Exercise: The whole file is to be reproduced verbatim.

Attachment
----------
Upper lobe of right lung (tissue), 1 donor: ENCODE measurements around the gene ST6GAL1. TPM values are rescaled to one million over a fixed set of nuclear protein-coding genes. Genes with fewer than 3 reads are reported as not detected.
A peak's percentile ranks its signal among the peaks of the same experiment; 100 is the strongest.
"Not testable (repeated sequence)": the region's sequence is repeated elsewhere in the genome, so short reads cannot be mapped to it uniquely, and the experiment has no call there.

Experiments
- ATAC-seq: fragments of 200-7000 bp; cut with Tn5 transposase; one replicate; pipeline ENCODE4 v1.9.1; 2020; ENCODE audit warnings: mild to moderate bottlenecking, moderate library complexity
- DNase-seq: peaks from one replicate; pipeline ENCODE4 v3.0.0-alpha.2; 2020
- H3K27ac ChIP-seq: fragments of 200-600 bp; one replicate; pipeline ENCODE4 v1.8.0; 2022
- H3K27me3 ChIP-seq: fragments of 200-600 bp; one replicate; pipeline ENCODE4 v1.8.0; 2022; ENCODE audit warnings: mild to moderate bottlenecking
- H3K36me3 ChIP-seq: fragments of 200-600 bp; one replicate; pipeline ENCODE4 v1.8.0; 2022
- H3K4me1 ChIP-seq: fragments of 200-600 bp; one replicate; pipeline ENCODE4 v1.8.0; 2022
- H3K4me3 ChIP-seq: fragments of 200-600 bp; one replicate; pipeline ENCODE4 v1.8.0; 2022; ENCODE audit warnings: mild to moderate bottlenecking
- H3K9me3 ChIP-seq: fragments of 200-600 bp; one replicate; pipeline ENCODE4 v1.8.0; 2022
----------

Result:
Upper lobe of right lung (tissue), 1 donor: ENCODE measurements around the gene ST6GAL1. TPM values are rescaled to one million over a fixed set of nuclear protein-coding genes. Genes with fewer than 3 reads are reported as not detected.
A peak's percentile ranks its signal among the peaks of the same experiment; 100 is the strongest.
"Not testable (repeated sequence)": the region's sequence is repeated elsewhere in the genome, so short reads cannot be mapped to it uniquely, and the experiment has no call there.

Experiments
- ATAC-seq: fragments of 200-7000 bp; cut with Tn5 transposase; one replicate; pipeline ENCODE4 v1.9.1; 2020; ENCODE audit warnings: mild to moderate bottlenecking, moderate library complexity
- DNase-seq: peaks from one replicate; pipeline ENCODE4 v3.0.0-alpha.2; 2020
- H3K27ac ChIP-seq: fragments of 200-600 bp; one replicate; pipeline ENCODE4 v1.8.0; 2022
- H3K27me3 ChIP-seq: fragments of 200-600 bp; one replicate; pipeline ENCODE4 v1.8.0; 2022; ENCODE audit warnings: mild to moderate bottlenecking
- H3K36me3 ChIP-seq: fragments of 200-600 bp; one replicate; pipeline ENCODE4 v1.8.0; 2022
- H3K4me1 ChIP-seq: fragments of 200-600 bp; one replicate; pipeline ENCODE4 v1.8.0; 2022
- H3K4me3 ChIP-seq: fragments of 200-600 bp; one replicate; pipeline ENCODE4 v1.8.0; 2022; ENCODE audit warnings: mild to moderate bottlenecking
- H3K9me3 ChIP-seq: fragments of 200-600 bp; one replicate; pipeline ENCODE4 v1.8.0; 2022